Brrrr – Benefits of Ice Therapy (Should You Try It?)

Have you seen athletes bathing in ice water? Maybe it seemed a little crazy to you, so why would athletes think this practice is beneficial? The answer relates to how both ice and heat can simulate the body for repair. Both ice and heat are commonly used to relieve muscle or joint pain and can help reduce inflammation and numb areas where you may be injured.  

The very first cold therapy apparatus was introduced in 1851 at the Great Exhibition in London. While this particular device failed to get cold enough to achieve its purpose, it introduced a new method of alleviating muscle pain and inflammation. 

Cryotherapy remains common today and is often used by professional athletes to decrease swelling following intense exercise or muscle injury. The primary purpose of cryotherapy is to lower the temperature of injured tissue, which then helps reduce the metabolic rate of the tissue so it helps the tissue survive during the period following the injury. This practice, when combined with static compression (a technique of firmly wrapping the injured area with specialized garments or devices), can help reduce swelling to the afflicted area.  

However, cryotherapy isn’t just for athletes! Applying a cold compress or taking an ice bath is commonly recommended following many types of surgical procedures. In addition, bruises and sprains can be soothed by cold therapy, and some evidence suggestions that it can help speed up healing times.1 Cold therapy can also help common pains such as headaches and migraines, as well as dermatitis (skin inflammation) and other skin conditions. Drinking cold water is known to speed up your metabolic rate as well, since your body has to work hard to stay warm in frigid water. Ice baths and cold showers can help boost fat-burning abilities, giving you one more reason to try cryotherapy. 

In addition to these benefits, cold water may also be able to increase the body’s tolerance to stress and disease. "Hardening” is the intentional exposure of your body to a natural stimulus, such as cold water, that can help your body tolerate stress better. One study showed that exposure to cold could even boost levels of glutathione (a key antioxidant and free radical scavenger in the body) following exposure to cold stimulus.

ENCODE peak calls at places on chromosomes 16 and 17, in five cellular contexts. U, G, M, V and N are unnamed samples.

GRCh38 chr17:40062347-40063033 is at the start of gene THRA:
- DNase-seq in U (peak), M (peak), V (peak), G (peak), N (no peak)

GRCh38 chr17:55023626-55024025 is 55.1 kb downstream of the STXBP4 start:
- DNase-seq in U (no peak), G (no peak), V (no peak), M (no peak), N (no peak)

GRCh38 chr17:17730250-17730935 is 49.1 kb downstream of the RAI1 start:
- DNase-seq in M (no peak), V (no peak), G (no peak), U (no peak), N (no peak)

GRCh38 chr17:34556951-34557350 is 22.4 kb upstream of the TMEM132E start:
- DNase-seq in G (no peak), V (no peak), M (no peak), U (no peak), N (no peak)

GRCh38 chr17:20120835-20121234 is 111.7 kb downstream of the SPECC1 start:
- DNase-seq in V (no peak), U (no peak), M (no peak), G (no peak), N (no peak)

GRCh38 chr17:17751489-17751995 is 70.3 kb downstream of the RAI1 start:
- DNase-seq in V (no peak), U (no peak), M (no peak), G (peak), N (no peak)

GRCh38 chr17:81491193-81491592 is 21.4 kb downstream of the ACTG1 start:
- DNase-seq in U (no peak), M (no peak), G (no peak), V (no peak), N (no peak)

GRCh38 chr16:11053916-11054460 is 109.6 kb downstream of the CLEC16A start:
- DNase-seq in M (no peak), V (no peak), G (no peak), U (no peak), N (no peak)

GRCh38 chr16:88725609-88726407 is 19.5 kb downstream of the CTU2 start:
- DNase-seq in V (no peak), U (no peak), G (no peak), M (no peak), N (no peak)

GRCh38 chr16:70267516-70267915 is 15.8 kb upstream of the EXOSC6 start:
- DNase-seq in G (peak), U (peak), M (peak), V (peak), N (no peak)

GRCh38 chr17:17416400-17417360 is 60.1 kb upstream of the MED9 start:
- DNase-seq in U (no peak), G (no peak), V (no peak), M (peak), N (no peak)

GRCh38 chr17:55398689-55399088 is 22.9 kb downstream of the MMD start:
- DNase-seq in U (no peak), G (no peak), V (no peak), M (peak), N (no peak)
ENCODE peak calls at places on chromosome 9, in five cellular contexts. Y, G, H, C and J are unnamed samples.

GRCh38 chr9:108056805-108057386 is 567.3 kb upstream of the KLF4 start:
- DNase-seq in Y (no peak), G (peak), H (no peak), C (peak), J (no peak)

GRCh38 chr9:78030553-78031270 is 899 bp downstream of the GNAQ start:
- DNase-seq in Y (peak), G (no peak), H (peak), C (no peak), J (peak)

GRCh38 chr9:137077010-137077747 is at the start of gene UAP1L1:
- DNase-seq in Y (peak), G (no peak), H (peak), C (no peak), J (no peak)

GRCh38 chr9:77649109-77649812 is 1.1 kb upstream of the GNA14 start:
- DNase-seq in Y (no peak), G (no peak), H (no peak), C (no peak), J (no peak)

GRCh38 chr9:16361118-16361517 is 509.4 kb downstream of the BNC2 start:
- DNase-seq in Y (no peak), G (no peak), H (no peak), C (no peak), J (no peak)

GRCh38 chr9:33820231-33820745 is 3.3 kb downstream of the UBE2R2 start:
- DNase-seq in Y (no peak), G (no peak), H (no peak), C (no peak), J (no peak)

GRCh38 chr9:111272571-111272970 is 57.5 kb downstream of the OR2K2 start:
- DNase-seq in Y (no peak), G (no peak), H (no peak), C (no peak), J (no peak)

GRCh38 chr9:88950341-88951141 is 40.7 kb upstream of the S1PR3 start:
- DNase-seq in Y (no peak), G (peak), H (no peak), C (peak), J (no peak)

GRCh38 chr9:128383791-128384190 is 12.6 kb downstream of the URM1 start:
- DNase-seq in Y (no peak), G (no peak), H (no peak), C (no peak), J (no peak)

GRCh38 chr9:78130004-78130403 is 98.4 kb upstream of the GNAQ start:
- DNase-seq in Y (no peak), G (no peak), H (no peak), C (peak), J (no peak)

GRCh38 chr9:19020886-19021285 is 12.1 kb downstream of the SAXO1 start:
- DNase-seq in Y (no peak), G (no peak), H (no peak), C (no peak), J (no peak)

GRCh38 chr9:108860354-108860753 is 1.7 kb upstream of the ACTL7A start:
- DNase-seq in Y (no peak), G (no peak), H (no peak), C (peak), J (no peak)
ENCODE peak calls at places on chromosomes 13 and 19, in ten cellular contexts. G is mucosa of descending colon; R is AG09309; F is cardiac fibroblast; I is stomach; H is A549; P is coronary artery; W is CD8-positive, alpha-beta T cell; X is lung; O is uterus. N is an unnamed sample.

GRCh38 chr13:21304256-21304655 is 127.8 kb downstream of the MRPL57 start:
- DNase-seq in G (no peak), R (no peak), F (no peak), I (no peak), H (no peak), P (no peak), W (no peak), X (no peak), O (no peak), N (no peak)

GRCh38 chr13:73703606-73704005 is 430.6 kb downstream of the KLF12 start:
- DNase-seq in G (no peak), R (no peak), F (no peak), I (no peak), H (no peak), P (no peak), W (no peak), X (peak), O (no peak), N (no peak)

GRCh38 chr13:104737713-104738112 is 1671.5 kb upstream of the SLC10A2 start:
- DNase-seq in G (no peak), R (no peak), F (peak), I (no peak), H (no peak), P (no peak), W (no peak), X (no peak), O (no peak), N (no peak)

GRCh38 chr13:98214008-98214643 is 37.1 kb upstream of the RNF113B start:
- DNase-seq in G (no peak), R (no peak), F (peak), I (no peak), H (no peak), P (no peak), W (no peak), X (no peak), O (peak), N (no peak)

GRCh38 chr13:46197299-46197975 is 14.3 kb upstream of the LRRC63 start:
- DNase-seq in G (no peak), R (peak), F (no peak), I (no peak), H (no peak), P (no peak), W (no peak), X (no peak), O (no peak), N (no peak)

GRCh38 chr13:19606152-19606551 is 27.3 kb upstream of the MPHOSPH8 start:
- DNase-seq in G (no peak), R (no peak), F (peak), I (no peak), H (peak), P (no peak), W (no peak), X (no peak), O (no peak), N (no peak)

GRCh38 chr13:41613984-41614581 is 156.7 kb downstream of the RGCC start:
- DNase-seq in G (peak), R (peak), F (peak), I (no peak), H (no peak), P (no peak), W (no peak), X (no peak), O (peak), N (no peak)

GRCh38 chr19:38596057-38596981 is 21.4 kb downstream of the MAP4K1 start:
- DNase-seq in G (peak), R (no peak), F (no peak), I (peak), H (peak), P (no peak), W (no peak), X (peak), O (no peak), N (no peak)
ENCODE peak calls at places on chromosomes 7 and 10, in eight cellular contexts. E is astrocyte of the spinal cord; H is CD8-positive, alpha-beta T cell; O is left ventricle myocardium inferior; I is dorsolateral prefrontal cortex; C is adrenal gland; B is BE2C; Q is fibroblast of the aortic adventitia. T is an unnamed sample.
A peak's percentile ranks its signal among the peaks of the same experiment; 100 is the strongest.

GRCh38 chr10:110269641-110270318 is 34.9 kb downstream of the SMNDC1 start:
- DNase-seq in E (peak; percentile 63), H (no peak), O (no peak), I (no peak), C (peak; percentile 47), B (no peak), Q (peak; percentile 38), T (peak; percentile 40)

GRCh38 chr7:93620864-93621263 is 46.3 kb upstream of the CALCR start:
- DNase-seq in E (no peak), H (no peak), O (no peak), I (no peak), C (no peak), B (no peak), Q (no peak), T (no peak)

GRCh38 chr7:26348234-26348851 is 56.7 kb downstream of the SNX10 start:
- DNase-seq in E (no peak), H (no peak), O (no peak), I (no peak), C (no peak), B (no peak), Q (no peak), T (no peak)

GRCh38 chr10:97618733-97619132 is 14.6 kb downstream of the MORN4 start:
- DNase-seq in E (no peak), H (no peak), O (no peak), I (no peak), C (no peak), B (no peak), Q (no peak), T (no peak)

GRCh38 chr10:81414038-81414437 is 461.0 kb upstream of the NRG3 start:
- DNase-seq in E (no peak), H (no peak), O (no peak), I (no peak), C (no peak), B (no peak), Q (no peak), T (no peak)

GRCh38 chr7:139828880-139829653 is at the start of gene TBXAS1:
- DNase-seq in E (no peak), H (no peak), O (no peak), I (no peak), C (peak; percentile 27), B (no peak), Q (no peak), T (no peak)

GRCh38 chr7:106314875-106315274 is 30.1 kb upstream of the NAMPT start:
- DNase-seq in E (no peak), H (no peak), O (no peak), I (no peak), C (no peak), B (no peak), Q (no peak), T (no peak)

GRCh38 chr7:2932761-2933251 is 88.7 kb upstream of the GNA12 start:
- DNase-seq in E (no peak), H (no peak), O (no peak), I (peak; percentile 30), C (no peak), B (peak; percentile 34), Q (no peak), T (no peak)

If you dare, you can enjoy the benefits of cryotherapy in several ways. If the afflicted area is small, simply wrap some ice in a clean towel and rest the ice pack on the area. You can make an ice bath by running cold water and filling the bath with a sufficient amount of ice to keep the water cold, or you can use a smaller container to soak your wrists, hands, feet, or ankles. In addition, there are several cold therapy products such as ice wraps or cold compression products available for various pain points.  

However, please be aware that there are a few instances where it is not recommended to use ice therapy. Cryotherapy should be avoided immediately before exercise or if there is an open wound or skin compromise (such as stretched, blistered, burned, or thin skin). Ice packs should only be used for 20 – 30 minutes to avoid the risk of frostbite.  

If you frequently experience muscle or joint pain after exercise, try adding ice therapy to your recovery routine. You may find that this method helps relieve those pesky, post-workout pains. You might end up enjoying this refreshing method!  

Resources

  1. https://www.brownmed.com/wp-content/uploads/2015/06/IQ_Cryotherapy.pdf 
  2. https://www.sciencedirect.com/science/article/abs/pii/0891584994900302